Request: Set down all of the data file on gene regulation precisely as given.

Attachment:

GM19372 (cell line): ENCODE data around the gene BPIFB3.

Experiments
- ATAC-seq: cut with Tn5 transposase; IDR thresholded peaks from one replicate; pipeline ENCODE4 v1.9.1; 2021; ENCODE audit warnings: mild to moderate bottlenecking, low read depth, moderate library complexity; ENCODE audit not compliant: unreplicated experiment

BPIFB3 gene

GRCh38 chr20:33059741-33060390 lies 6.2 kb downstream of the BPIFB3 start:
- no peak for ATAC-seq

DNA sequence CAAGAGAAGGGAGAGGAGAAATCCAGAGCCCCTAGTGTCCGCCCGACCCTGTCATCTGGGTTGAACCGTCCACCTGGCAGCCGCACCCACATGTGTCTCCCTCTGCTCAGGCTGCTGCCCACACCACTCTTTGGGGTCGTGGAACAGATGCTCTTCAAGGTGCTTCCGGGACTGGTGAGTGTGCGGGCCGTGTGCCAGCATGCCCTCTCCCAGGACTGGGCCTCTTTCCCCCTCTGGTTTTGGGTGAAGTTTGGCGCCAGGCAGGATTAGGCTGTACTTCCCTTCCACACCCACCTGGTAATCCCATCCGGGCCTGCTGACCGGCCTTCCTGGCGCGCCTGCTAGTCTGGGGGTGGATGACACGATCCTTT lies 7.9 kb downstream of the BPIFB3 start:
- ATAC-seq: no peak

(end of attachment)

GM19372 (cell line): ENCODE data around the gene BPIFB3.

Experiments
- ATAC-seq: cut with Tn5 transposase; IDR thresholded peaks from one replicate; pipeline ENCODE4 v1.9.1; 2021; ENCODE audit warnings: mild to moderate bottlenecking, low read depth, moderate library complexity; ENCODE audit not compliant: unreplicated experiment

BPIFB3 gene

GRCh38 chr20:33059741-33060390 lies 6.2 kb downstream of the BPIFB3 start:
- no peak for ATAC-seq

DNA sequence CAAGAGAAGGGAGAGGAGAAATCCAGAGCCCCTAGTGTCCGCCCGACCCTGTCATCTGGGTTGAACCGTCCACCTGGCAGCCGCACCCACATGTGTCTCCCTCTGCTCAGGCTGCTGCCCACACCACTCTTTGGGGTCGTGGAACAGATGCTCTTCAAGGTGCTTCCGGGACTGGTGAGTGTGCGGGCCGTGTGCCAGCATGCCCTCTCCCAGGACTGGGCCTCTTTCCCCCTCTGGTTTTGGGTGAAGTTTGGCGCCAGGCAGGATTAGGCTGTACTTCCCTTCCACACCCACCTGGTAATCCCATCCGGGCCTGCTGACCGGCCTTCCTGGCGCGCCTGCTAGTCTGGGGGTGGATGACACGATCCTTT lies 7.9 kb downstream of the BPIFB3 start:
- ATAC-seq: no peak